Monero Digital Coin is an open-source cryptocurrency created in April 2014 that focuses on privacy, decentralization and scalability that runs on Windows, Mac, Linux, Android, and FreeBSD. Monero was originally launched under the name BitMonero, which is a compound of Bit (as in Bitcoin) and Monero (literally meaning “coin” in Esperanto). Five days later, the community opted for the name to be shortened to just Monero.
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Unlike many cryptocurrencies that are derivatives of Bitcoin, Monero is based on the CryptoNote protocol and possesses significant algorithmic differences relating to blockchain obfuscation.
So what is it about Monero that makes it so hot and in-demand. What are the unique properties that the CryptoNote algorithm gives it? Let’s check it out.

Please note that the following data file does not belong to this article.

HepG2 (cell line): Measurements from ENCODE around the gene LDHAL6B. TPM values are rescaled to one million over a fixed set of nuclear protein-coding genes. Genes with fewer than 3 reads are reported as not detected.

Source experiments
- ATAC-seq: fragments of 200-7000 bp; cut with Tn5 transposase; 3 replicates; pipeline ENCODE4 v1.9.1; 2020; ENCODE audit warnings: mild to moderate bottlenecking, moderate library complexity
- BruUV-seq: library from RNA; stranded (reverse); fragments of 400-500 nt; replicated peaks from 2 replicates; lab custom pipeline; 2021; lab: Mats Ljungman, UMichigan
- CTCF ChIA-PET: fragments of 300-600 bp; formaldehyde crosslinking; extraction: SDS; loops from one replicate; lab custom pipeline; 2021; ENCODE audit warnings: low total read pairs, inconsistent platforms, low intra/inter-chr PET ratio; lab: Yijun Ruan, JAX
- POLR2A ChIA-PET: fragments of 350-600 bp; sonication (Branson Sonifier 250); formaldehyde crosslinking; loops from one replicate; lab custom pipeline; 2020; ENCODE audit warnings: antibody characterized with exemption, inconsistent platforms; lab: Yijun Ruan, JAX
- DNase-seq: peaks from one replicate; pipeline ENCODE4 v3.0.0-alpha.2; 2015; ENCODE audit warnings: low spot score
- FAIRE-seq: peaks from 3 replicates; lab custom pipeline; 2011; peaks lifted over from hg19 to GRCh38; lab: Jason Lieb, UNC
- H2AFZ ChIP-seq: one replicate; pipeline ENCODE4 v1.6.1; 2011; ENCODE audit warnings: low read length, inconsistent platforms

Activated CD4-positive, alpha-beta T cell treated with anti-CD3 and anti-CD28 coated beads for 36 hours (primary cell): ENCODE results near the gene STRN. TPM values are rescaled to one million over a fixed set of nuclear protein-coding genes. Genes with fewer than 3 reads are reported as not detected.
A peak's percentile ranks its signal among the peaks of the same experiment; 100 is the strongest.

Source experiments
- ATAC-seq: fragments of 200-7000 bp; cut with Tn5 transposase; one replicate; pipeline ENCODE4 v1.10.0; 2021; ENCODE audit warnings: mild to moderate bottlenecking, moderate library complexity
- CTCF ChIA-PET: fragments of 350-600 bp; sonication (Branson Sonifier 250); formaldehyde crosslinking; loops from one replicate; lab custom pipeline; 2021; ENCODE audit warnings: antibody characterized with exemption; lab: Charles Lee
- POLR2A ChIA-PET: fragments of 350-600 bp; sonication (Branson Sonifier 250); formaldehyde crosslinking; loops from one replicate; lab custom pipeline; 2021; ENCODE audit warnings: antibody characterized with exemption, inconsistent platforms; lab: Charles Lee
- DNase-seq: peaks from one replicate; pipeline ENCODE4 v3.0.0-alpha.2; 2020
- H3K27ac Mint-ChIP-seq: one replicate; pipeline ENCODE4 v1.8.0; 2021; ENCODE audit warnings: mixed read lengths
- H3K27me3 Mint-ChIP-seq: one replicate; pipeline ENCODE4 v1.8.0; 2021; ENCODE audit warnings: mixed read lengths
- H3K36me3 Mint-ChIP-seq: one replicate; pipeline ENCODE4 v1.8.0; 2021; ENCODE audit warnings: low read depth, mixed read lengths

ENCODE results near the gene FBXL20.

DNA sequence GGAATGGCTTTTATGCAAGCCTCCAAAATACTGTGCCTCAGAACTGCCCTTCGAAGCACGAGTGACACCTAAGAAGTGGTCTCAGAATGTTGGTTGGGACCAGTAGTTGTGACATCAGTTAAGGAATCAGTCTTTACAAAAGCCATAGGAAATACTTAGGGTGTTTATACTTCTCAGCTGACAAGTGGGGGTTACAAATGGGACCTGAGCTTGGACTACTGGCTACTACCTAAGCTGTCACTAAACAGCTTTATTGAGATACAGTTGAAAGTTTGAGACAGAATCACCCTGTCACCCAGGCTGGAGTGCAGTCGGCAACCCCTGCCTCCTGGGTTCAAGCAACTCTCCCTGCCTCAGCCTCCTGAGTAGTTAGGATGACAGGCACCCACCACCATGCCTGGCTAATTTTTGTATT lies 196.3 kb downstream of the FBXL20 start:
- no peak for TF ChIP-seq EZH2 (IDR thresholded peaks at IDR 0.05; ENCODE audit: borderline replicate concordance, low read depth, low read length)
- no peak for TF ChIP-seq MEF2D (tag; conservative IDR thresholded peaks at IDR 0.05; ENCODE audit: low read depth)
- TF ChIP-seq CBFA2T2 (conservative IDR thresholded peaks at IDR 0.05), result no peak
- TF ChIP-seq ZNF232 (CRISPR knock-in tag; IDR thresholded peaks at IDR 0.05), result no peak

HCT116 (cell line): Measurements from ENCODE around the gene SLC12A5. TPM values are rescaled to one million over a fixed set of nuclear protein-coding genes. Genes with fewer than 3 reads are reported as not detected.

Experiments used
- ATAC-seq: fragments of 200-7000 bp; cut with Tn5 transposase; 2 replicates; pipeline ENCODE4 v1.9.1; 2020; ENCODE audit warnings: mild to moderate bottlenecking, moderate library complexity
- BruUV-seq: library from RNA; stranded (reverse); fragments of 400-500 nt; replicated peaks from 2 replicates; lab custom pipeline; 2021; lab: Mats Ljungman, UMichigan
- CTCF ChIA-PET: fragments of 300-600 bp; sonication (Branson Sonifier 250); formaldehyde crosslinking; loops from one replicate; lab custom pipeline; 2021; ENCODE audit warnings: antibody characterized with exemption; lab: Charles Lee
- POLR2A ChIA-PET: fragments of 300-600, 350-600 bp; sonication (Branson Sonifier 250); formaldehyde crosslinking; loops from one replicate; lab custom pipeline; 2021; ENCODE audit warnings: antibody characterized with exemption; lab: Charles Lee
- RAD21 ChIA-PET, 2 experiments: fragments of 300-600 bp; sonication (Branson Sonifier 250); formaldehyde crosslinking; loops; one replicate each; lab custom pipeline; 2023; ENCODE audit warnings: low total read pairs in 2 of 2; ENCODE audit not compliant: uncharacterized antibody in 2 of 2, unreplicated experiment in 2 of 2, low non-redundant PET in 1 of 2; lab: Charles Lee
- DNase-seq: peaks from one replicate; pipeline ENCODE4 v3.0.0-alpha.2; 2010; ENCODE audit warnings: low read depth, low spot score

Monero currency is yours
You have complete control over your Monero transactions. You are responsible for your money. Because your identity is private no one will be able to see what you are spending your money on.
Monero is Fungible
Another interesting Monero property that it gains, thanks to its privacy, is that it is truly fungible. What is fungibility? Investopedia defines fungibility as follows:
“Fungibility is a good or asset’s interchangeability with other individual goods or assets of the same type.”
So, what is fungible and what is non-fungible.
On September 2014, Monero recovered from an unusual and novel attack executed against the cryptocurrency network.
Monero experienced rapid growth in market capitalization and transaction volume during the year 2016, partly due to adoption in 2016 by major darknet market AlphaBay, which closed in July 2017 by law enforcement.
On January 10, 2017, the privacy of Monero transactions were further strengthened by the adoption of Bitcoin Core developer Gregory Maxwell’s algorithm Confidential Transactions, hiding the amounts being transacted, in combination with an improved version of Ring Signatures.